Relaxing at her home in the land of the Basques, Catherine Lacoste shows no resentment over her experiences in the New World. "How can I be angry?" she says. "I won, didn't I? To be angry, you have to take something very, very seriously, and I don't take golf that way at all. I'd never turn pro, and I'd rather have acute appendicitis than get involved in something like the tour. I have a lot of fun here. I enjoy going to the interpreters' school at the Sorbonne, and I enjoy working in my three languages—French and English and Spanish—and I enjoy playing the guitar and painting and playing golf with my friends whenever the notion strikes me. But toward the end of each golf season I begin to get a strong feeling of wanting to put my clubs away and saying to hell with it. After that I hardly have a golf club in my hand for five months. To tell you the truth, I'll probably chuck the whole thing in two or three more years and get married."
Her father, the old Crocodile himself, comes silently into the room and sits next to his daughter. "We are different, Catherine and I," he says to no one in particular. "I played to improve myself, to play well, not just to beat the other person. But one cannot deny it is a pleasure to win."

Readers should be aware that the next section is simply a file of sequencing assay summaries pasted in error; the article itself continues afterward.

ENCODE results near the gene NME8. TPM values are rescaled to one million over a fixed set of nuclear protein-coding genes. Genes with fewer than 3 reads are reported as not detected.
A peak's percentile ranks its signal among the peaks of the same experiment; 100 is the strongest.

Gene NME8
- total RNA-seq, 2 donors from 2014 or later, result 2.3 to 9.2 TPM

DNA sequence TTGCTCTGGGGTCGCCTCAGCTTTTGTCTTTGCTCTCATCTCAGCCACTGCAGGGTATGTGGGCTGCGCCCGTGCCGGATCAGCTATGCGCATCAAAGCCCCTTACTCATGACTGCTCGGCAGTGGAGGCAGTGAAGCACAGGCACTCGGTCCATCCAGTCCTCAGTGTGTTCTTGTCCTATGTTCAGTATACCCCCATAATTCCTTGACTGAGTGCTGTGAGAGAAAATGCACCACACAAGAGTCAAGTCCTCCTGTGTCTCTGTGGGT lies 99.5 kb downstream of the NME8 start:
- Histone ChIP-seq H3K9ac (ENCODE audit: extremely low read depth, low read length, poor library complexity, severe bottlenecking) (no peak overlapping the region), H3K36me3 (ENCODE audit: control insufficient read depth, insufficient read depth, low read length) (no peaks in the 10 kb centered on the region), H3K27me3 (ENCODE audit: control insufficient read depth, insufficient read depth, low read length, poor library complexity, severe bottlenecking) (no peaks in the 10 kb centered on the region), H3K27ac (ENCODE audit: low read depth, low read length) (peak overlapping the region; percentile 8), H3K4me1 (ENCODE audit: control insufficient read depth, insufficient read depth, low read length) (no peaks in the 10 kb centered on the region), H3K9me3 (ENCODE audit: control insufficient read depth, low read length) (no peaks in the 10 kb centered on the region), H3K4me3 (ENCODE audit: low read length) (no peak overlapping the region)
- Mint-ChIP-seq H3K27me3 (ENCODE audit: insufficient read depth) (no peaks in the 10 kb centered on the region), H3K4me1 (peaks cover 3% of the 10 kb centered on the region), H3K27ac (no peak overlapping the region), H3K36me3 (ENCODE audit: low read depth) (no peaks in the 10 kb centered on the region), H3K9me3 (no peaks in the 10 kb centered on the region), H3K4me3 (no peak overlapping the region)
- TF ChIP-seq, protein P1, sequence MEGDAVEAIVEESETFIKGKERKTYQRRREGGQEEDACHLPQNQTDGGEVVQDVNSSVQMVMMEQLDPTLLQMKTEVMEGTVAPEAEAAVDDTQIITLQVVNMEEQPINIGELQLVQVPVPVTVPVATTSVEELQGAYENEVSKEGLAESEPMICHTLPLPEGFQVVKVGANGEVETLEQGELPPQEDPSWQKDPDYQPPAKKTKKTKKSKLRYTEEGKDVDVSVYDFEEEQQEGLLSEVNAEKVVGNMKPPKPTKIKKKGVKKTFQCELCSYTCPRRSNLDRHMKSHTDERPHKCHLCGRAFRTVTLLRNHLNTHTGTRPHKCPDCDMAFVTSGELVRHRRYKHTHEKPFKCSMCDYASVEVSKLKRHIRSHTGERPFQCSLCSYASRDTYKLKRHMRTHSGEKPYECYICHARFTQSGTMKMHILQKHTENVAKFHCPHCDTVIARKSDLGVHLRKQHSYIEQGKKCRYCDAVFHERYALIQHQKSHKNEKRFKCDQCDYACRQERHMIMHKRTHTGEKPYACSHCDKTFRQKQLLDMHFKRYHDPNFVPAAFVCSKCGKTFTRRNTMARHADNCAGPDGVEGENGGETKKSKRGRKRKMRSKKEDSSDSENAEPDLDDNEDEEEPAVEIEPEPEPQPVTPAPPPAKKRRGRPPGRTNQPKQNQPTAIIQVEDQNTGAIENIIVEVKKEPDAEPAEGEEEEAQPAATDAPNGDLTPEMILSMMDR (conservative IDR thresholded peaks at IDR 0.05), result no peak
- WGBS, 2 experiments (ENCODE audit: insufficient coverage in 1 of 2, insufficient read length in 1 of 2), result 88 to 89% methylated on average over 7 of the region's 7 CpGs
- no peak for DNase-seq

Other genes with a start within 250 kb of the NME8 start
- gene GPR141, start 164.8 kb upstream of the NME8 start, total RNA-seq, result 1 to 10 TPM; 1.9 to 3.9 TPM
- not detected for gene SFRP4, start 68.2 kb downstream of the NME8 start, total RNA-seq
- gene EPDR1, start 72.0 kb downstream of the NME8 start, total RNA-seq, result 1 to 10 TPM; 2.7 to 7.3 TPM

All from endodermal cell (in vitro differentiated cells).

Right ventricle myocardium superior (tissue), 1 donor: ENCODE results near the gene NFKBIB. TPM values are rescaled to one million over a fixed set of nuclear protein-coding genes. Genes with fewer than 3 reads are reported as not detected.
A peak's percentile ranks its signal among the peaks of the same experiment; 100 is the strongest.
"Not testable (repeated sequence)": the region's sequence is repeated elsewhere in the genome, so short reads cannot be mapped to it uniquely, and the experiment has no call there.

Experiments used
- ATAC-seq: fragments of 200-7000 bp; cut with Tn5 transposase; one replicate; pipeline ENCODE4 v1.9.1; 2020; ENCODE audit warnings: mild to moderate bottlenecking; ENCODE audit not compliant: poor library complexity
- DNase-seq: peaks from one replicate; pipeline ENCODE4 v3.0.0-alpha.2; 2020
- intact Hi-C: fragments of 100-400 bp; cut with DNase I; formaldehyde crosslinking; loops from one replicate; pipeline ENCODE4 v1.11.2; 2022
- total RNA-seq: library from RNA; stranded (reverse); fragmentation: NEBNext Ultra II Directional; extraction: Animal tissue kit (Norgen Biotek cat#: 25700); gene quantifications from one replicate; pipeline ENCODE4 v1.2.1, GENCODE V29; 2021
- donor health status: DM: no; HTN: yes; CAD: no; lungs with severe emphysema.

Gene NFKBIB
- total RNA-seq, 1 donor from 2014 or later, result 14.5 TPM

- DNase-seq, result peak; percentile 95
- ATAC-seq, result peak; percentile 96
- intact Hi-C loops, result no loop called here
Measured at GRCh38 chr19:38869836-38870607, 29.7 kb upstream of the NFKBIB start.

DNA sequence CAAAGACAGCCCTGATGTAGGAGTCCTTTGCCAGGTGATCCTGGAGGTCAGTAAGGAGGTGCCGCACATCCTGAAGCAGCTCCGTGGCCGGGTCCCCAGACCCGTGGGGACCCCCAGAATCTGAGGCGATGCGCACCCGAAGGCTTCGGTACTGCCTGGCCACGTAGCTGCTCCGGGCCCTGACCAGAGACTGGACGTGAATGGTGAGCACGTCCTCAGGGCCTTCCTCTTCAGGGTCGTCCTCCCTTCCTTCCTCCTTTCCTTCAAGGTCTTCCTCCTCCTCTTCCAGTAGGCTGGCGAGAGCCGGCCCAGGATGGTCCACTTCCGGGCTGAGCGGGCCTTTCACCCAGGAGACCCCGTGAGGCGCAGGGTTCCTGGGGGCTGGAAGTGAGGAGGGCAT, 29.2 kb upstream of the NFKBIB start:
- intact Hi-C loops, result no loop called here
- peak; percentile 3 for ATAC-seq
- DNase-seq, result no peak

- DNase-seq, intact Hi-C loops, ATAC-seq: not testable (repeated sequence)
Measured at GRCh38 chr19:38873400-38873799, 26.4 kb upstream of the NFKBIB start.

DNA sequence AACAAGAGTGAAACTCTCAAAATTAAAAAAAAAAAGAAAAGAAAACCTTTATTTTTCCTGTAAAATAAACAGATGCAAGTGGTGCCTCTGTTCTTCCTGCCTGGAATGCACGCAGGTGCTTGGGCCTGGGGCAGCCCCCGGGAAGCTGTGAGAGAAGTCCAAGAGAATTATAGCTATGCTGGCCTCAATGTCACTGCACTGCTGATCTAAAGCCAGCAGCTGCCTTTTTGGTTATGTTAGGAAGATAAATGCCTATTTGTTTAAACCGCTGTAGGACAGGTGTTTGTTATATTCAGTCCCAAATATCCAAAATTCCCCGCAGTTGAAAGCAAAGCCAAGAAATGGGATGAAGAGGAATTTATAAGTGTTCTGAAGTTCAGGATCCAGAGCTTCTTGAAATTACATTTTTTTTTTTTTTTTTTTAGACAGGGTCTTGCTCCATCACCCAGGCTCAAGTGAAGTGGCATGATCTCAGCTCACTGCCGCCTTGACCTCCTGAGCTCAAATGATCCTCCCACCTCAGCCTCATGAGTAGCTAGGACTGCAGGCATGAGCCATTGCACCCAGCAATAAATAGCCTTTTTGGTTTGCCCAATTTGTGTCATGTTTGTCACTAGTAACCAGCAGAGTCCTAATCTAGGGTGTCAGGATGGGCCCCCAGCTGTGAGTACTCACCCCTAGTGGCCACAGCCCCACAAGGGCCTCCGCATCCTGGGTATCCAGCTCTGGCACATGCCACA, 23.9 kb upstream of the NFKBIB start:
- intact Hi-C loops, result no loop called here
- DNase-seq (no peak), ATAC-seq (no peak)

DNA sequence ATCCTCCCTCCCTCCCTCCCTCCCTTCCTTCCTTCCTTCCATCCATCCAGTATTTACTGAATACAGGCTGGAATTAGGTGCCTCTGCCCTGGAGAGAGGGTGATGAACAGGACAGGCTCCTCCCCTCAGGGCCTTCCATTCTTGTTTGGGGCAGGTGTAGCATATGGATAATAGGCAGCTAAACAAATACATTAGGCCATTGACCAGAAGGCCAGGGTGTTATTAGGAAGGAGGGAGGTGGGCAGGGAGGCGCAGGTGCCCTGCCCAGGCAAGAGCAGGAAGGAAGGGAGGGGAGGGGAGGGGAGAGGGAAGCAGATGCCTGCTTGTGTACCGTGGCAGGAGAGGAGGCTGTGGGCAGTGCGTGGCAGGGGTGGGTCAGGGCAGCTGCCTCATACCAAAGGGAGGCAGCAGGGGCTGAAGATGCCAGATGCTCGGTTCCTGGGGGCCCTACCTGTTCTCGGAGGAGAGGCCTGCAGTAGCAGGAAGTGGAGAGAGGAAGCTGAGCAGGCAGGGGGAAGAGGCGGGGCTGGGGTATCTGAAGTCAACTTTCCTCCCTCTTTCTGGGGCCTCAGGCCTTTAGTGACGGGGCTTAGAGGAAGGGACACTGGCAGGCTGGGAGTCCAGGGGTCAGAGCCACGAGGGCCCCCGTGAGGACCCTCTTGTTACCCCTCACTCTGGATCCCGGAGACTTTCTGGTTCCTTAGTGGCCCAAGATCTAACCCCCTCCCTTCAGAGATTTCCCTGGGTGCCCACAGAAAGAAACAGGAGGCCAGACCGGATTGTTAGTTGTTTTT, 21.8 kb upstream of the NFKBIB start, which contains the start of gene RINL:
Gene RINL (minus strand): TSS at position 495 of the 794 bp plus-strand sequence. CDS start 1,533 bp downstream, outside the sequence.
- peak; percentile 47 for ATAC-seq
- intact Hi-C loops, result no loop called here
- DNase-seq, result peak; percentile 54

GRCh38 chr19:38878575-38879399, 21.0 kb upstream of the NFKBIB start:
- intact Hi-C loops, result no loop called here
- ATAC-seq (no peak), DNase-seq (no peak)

"Yes, we are different," Catherine says, after her father wanders off to another part of the house. "In fact, we are opposites when it comes to sport. I play to win. I want to win. But I'm also cabotine. You can't translate that exactly, but it means you can do well when you want to. You can rise to an occasion. That's me: cabotine, a bit of a show-off. But I'd never do what my father did against Tilden, win a big match and go off the court angry at my play. Never! I'd feel quite happy. Next year in the U.S. Open I would be satisfied to shoot a 390 if I won. Yes, indeed. That would suit my personality exactly. But miracles don't happen two years in a row. Do they?"